5. Curiosity.

Curiosity feeds into learning because it is curiosity that creates uncertainty, which in turn feeds the burning desire to learn.  I would assert that curiosity and learning go hand in hand.  If you want to hire the very best talent, then you should find a way to interview for curiosity.  Without curiosity you can of course learn, but the extent to which people will push themselves to learn and develop is mostly governed by their curiosity.


6. Communications skills.

I’ve left this to last as it is arguably the most important skill to hire for.  If you believe television or the movies, the stereotypical technical expert hides away in a darkened room for days on end, never getting out to meet people. And when they do they speak, they talk in nothing but technobabble.  The vast majority of technical people you meet are very different of course.  The exceptional talent are those people who can make complex technical problems sound very simple.  They can explain in depth technical problems to totally non-technical people.  The exceptional talent are those people that you would happily put in front of your customers, knowing they will build rapport and represent your organization in the best possible light.


Hiring exceptional technical talent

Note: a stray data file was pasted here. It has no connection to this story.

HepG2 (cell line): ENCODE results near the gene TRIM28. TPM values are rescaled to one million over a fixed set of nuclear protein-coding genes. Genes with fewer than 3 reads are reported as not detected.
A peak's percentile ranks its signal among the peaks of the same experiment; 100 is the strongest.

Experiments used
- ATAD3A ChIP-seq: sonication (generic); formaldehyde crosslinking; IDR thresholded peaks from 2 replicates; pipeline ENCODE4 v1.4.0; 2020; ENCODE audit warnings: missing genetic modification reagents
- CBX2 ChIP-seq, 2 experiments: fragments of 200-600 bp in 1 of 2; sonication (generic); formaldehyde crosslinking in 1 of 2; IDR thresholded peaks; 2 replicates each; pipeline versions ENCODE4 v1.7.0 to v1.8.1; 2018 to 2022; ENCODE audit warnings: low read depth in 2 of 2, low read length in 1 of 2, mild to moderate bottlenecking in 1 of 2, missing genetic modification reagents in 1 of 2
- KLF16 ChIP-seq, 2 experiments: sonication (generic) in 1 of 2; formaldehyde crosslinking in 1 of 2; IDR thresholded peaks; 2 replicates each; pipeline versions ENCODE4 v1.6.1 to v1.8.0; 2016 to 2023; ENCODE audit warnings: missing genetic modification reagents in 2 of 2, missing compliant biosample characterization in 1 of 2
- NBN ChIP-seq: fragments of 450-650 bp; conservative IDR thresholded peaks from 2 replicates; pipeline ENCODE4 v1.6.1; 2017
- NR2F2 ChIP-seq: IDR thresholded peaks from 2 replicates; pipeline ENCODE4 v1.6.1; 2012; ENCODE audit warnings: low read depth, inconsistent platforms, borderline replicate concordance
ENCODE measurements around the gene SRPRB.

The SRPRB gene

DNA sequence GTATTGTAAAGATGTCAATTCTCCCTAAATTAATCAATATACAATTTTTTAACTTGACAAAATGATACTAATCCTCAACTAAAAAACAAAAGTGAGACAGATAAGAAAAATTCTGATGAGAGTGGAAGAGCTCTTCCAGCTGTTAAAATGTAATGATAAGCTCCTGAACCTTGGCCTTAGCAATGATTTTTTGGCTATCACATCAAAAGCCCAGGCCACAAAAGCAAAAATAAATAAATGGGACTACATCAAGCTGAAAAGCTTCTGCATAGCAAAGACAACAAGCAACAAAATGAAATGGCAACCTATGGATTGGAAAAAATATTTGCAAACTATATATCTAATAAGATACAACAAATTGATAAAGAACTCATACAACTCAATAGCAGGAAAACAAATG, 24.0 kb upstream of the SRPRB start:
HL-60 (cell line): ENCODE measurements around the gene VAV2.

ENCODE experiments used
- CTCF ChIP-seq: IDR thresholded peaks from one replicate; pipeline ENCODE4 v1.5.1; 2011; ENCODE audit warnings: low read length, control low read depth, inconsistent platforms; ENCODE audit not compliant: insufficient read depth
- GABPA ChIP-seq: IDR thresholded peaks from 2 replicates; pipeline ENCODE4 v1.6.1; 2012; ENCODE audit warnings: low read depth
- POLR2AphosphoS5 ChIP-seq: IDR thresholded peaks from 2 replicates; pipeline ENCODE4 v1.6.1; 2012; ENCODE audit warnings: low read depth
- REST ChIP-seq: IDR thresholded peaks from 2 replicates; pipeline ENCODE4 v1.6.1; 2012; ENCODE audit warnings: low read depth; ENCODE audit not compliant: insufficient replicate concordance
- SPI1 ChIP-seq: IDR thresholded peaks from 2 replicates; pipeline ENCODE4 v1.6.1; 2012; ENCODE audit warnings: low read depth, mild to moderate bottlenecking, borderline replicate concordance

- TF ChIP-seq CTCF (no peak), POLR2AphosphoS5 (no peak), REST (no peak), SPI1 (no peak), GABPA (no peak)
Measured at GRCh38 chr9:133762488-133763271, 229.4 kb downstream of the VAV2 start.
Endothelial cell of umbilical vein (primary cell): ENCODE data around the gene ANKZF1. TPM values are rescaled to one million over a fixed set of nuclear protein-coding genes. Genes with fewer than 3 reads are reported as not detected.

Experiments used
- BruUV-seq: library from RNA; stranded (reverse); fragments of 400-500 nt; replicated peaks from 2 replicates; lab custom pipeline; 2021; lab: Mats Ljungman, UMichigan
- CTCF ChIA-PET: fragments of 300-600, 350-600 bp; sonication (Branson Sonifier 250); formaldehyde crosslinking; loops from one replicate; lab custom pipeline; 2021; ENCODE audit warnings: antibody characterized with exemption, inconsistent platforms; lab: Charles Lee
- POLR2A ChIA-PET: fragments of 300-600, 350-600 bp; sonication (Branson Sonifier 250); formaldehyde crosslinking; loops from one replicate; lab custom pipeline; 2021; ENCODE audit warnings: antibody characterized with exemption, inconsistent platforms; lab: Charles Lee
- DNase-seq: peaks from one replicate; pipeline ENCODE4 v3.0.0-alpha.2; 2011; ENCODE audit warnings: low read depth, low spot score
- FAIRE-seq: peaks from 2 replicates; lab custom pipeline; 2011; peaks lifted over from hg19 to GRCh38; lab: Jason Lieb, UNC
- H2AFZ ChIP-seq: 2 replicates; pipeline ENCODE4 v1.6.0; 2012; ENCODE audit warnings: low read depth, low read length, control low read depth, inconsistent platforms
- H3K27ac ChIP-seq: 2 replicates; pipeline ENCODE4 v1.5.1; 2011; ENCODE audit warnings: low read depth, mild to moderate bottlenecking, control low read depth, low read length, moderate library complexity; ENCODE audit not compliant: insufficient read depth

There are many great technical people on the market and in the industry, but there are not many truly exceptional performers.  As I sit here, I can think of maybe twenty people I would categorise as exceptional talent out of the thousands I have worked with in my entire career.

These exceptional performers are the people who single handedly make a noticeable difference to your organisation.  These are the people you wish you could clone. 

Hiring this talent is difficult, but if you look for the right skills and attributes, explained above, then you stand a much better chance of finding them!

Are you ready to embark on the path of continuous growth and realise your true potential by joining a high-performing tech team? Join TAINA, where we are cultivating a high-performance team.